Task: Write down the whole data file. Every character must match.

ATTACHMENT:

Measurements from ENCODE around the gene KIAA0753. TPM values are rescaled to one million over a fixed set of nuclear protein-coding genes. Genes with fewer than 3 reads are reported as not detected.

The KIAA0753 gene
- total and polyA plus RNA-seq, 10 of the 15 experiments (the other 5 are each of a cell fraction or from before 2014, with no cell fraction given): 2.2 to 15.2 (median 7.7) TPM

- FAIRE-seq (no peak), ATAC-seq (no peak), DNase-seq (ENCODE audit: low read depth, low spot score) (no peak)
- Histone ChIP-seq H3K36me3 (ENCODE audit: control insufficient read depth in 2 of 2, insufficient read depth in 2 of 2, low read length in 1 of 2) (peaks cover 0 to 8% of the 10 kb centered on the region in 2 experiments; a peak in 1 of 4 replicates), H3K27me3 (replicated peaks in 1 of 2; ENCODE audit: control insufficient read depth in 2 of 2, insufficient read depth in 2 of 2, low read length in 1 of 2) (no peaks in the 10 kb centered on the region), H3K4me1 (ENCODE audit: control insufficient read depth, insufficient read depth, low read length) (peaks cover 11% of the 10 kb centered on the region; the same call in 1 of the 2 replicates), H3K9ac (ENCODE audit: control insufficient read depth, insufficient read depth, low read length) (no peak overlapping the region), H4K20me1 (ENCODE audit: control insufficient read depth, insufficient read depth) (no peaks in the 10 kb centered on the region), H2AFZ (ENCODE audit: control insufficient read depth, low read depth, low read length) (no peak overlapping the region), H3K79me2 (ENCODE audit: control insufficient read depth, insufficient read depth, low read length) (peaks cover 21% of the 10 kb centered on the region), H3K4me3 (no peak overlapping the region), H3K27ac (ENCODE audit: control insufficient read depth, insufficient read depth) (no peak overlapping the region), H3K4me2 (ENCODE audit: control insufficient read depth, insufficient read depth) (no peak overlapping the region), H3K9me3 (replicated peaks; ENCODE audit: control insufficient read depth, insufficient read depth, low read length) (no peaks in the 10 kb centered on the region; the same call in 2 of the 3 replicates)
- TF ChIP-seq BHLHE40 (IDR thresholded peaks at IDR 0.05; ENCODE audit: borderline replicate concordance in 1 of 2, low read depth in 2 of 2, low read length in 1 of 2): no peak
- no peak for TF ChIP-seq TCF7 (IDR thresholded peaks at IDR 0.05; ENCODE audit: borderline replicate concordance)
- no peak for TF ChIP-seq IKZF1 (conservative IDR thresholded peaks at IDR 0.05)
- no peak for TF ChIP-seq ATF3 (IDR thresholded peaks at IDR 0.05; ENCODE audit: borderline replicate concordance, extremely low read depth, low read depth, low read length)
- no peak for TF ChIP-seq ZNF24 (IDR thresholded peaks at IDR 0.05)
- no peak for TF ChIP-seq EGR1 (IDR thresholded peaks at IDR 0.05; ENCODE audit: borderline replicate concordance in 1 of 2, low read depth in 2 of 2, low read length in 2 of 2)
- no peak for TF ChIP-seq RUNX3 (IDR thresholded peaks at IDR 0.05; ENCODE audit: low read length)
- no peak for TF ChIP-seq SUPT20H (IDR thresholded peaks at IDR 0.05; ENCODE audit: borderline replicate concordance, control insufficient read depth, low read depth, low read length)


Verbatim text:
Measurements from ENCODE around the gene KIAA0753. TPM values are rescaled to one million over a fixed set of nuclear protein-coding genes. Genes with fewer than 3 reads are reported as not detected.

The KIAA0753 gene
- total and polyA plus RNA-seq, 10 of the 15 experiments (the other 5 are each of a cell fraction or from before 2014, with no cell fraction given): 2.2 to 15.2 (median 7.7) TPM

- FAIRE-seq (no peak), ATAC-seq (no peak), DNase-seq (ENCODE audit: low read depth, low spot score) (no peak)
- Histone ChIP-seq H3K36me3 (ENCODE audit: control insufficient read depth in 2 of 2, insufficient read depth in 2 of 2, low read length in 1 of 2) (peaks cover 0 to 8% of the 10 kb centered on the region in 2 experiments; a peak in 1 of 4 replicates), H3K27me3 (replicated peaks in 1 of 2; ENCODE audit: control insufficient read depth in 2 of 2, insufficient read depth in 2 of 2, low read length in 1 of 2) (no peaks in the 10 kb centered on the region), H3K4me1 (ENCODE audit: control insufficient read depth, insufficient read depth, low read length) (peaks cover 11% of the 10 kb centered on the region; the same call in 1 of the 2 replicates), H3K9ac (ENCODE audit: control insufficient read depth, insufficient read depth, low read length) (no peak overlapping the region), H4K20me1 (ENCODE audit: control insufficient read depth, insufficient read depth) (no peaks in the 10 kb centered on the region), H2AFZ (ENCODE audit: control insufficient read depth, low read depth, low read length) (no peak overlapping the region), H3K79me2 (ENCODE audit: control insufficient read depth, insufficient read depth, low read length) (peaks cover 21% of the 10 kb centered on the region), H3K4me3 (no peak overlapping the region), H3K27ac (ENCODE audit: control insufficient read depth, insufficient read depth) (no peak overlapping the region), H3K4me2 (ENCODE audit: control insufficient read depth, insufficient read depth) (no peak overlapping the region), H3K9me3 (replicated peaks; ENCODE audit: control insufficient read depth, insufficient read depth, low read length) (no peaks in the 10 kb centered on the region; the same call in 2 of the 3 replicates)
- TF ChIP-seq BHLHE40 (IDR thresholded peaks at IDR 0.05; ENCODE audit: borderline replicate concordance in 1 of 2, low read depth in 2 of 2, low read length in 1 of 2): no peak
- no peak for TF ChIP-seq TCF7 (IDR thresholded peaks at IDR 0.05; ENCODE audit: borderline replicate concordance)
- no peak for TF ChIP-seq IKZF1 (conservative IDR thresholded peaks at IDR 0.05)
- no peak for TF ChIP-seq ATF3 (IDR thresholded peaks at IDR 0.05; ENCODE audit: borderline replicate concordance, extremely low read depth, low read depth, low read length)
- no peak for TF ChIP-seq ZNF24 (IDR thresholded peaks at IDR 0.05)
- no peak for TF ChIP-seq EGR1 (IDR thresholded peaks at IDR 0.05; ENCODE audit: borderline replicate concordance in 1 of 2, low read depth in 2 of 2, low read length in 2 of 2)
- no peak for TF ChIP-seq RUNX3 (IDR thresholded peaks at IDR 0.05; ENCODE audit: low read length)
- no peak for TF ChIP-seq SUPT20H (IDR thresholded peaks at IDR 0.05; ENCODE audit: borderline replicate concordance, control insufficient read depth, low read depth, low read length)